A lot of our relationship behaviors are based on experience. When someone close to you, in your family perhaps, breaks your trust by assaulting you, the defenses you put up for future protection tend to last. If your first sexual experience is an assault before you are even old enough to understand what is happening, intimacy takes on a scary and negative connotation. It can be very difficult for children who were sexually victimized to become loving, trusting adults.
Someone who sexually abuses a child may use the power of negative messages to control that child and get what they want. Children are especially vulnerable to criticism because they are still developing their sense of self. They tend to internalize these messages more than adults, who have the power to argue or say no. The perpetrator of your assault may convince a child they deserved such poor treatment, and even if those were not the perpetrator’s words, their actions make the child feel they are not worthy of respect.
People develop eating disorders as a means of gaining control over themselves and their lives. These disorders can also grow out of extreme negative body image, a part of low self-esteem. Eating disorders are more likely for people who were victims of childhood sexual assault. The incident often leaves them feeling ugly or dirty, and begins a negative relationship with their bodies.
Childhood sexual abuse is considered a traumatic experience, and the long-term effects can be different for different victims. There is no one pattern of results that can be established by looking at the research, partly because there are variables such as age and health prior to the incident.
The time it takes to fully develop any resulting injuries and recover from them varies greatly for each victim, as well. Some get help and are able to move past the assault while others struggle for years to process their emotions and build a healthy life for themselves. For some, the emotional injuries do not present until decades after the incident, and they have a lot of unraveling to do to get to the core of their disorder.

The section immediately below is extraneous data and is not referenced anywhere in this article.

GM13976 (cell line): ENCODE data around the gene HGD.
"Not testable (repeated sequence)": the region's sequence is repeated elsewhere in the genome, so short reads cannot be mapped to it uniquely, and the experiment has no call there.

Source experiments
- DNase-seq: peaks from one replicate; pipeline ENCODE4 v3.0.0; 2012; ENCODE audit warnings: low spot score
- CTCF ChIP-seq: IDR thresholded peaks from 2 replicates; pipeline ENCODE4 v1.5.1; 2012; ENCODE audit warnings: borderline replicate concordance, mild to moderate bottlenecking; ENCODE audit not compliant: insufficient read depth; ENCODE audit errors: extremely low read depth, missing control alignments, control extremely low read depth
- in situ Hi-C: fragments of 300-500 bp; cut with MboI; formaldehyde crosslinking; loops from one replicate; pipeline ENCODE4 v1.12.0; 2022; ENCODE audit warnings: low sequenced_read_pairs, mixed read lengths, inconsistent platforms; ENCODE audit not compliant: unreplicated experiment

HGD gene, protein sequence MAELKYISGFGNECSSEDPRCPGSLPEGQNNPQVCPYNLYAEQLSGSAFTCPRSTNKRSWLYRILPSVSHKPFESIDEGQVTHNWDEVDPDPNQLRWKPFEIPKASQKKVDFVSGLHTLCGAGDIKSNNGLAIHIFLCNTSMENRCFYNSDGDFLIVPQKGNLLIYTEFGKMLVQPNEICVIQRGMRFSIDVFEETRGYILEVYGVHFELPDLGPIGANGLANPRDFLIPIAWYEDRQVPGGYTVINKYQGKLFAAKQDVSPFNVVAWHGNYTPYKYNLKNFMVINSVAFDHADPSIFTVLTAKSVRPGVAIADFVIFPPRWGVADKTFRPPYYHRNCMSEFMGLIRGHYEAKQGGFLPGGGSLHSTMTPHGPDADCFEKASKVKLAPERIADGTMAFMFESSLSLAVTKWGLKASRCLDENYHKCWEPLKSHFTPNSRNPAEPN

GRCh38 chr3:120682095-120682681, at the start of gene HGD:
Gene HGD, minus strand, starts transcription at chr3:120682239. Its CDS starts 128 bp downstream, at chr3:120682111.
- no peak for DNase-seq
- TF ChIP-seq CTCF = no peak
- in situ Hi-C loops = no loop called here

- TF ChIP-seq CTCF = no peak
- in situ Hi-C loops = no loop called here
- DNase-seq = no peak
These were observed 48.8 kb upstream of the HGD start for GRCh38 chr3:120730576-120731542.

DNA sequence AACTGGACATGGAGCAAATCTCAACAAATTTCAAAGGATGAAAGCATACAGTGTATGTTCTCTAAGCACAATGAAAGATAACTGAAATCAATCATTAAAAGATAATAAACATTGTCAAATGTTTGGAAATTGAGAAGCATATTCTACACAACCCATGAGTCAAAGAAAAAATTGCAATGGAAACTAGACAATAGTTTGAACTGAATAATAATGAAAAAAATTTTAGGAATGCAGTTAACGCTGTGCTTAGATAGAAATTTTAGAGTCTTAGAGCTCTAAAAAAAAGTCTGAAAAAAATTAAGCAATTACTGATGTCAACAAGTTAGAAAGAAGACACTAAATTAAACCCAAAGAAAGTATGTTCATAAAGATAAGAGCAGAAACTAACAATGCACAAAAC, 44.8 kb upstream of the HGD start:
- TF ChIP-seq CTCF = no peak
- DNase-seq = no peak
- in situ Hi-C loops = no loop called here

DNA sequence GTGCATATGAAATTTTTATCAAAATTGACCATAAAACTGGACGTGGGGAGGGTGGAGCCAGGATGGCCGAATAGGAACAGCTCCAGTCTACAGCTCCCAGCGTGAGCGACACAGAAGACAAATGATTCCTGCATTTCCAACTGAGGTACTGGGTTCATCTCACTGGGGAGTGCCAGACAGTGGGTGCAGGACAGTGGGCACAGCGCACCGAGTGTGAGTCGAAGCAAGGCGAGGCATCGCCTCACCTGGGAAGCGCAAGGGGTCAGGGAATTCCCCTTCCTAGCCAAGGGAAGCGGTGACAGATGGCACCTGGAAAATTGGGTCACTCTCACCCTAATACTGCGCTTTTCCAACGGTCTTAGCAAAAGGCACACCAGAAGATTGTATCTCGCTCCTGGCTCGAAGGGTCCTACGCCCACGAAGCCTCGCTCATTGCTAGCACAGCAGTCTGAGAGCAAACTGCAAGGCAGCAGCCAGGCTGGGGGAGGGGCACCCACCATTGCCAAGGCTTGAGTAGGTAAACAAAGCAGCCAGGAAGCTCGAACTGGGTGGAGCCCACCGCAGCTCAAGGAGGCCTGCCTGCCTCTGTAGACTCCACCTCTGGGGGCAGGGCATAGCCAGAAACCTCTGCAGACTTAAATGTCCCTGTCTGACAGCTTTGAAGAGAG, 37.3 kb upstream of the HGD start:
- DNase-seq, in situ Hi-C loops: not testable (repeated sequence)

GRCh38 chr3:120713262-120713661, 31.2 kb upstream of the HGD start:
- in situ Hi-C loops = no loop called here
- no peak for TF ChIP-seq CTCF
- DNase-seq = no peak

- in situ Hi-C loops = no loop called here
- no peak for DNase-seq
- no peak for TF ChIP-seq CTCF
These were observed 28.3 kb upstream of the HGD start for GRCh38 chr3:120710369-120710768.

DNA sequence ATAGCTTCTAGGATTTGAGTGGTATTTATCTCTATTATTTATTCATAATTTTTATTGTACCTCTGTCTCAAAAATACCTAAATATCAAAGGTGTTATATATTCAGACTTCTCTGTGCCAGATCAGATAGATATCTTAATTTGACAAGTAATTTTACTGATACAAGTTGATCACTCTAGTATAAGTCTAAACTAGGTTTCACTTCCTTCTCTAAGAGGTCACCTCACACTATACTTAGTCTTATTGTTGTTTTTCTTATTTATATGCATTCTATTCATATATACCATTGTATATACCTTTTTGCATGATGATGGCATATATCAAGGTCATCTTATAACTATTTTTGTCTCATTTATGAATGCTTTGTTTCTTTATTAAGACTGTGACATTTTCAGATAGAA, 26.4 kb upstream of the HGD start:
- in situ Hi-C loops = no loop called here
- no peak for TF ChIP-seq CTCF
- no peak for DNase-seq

Addiction Risk Factors
While addiction is not completely understood, yet, there are some documented risk factors. Based on cases of addiction, experts have isolated some conditions that are likely to lead to addiction. The risk factors for children and teens include:
- Peer substance abuse
- Access to drugs
- Lack of parental supervision
- Aggressive behavior
A person can develop an addiction at any age, though. These are some of the risk factors for adults:
There is a genetic component to addiction. Although the right genetics are not required for a person to become an addict, having a family history of addiction does tend to predispose one to addiction. Family history can also play into the environmental causes of addiction. If you were raised in a family where drugs were used and maybe even considered part of normal behavior, you are more likely to develop the habit regardless of your DNA.